• Reply 13 of 73
    rogifanrogifan Posts: 10,669member
    solipsismx wrote: »
    I put the 2014 WWDC keynote p there with the original iPhone event The iPhone was just amazing but this even had so many great things, spaced out well, and clearly detailed.

    I'd say one of the worst in term of planning and focus, although I'm probably in the minority, was the iPad event. Steve Jobs repeated himself several times during the demo and using the NYT site with a flash logo on the page was bad form.
    I wasn't crazy about the iPad event last year. Too much stuff squeezed into a short amount of time. And the Eddy Cue iCloud collaboration demo I thought was lame. WWDC was tight with no unnecessary demos. I hope Apple keeps that format for future events. And only puts the best people on stage (which I don't think includes Eddy Cue).
  • Reply 14 of 73
    auxioauxio Posts: 1,758member
    Quote:

    Originally Posted by Michael Scrip View Post



    Wow... Wall Street NOT pooping all over Apple.



    Welcome to Bizarro World.

     

    Apple is definitely doomed then

  • Reply 15 of 73
    sockrolidsockrolid Posts: 2,785member

    Originally Posted by AppleInsider View Post

     


     

    And what are all those Google I/O attendees looking at (while being distracted by their Google Glass-es)?

     

     

     

    Where's a lady with a sledgehammer when you need one?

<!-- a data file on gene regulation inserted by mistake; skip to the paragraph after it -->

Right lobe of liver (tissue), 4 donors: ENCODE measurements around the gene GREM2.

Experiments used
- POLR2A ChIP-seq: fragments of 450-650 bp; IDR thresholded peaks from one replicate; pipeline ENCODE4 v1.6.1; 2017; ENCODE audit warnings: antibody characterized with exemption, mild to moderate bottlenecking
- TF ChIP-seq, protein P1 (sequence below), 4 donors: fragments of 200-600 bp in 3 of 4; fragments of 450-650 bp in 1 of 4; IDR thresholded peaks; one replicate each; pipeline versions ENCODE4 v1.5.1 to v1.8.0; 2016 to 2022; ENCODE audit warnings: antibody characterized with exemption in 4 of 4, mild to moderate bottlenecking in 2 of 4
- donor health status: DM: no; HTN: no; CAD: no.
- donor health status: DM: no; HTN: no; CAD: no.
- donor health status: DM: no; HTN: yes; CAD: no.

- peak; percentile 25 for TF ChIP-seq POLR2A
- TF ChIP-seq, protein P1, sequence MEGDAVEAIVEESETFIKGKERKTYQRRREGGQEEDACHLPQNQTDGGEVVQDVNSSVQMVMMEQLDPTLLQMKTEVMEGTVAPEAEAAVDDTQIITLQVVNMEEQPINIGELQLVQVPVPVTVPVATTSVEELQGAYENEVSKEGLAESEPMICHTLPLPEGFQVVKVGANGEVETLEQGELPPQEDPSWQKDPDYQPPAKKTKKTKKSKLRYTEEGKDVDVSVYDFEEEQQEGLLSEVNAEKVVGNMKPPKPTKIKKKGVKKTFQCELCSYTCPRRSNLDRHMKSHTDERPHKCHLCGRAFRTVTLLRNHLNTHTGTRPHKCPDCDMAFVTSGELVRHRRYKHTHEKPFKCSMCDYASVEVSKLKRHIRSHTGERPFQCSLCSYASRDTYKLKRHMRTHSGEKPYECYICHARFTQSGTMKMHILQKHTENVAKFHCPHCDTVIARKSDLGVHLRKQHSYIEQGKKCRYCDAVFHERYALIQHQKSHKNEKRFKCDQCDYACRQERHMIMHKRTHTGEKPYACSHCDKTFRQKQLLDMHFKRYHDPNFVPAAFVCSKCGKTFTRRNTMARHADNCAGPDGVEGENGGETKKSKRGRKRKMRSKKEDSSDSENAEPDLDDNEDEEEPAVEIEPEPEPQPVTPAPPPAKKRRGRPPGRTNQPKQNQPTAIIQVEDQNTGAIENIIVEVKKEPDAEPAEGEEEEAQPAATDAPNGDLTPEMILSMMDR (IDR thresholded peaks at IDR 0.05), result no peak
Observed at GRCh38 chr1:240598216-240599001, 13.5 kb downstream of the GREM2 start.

• Reply 16 of 73
    solipsismxsolipsismx Posts: 19,566member
    rogifan wrote: »
    I wasn't crazy about the iPad event last year. Too much stuff squeezed into a short amount of time. And the Eddy Cue iCloud collaboration demo I thought was lame. WWDC was tight with no unnecessary demos. I hope Apple keeps that format for future events. And only puts the best people on stage (which I don't think includes Eddy Cue).

    Perhaps the results of this year's WWDC is proof of Tim Cook's leadership ability. In a sense this is just a smaller, more confined version of what he did for Apple all those years. He also seems to be aware that he's not the best to be demoing the products and doesn't seem to have a problem letting others have the spotlight.
  • Reply 17 of 73
    gatorguygatorguy Posts: 17,869member
    antkm1 wrote: »
    But...it's a wait and see right now.

    "L" is basically a reaction to iOS 7.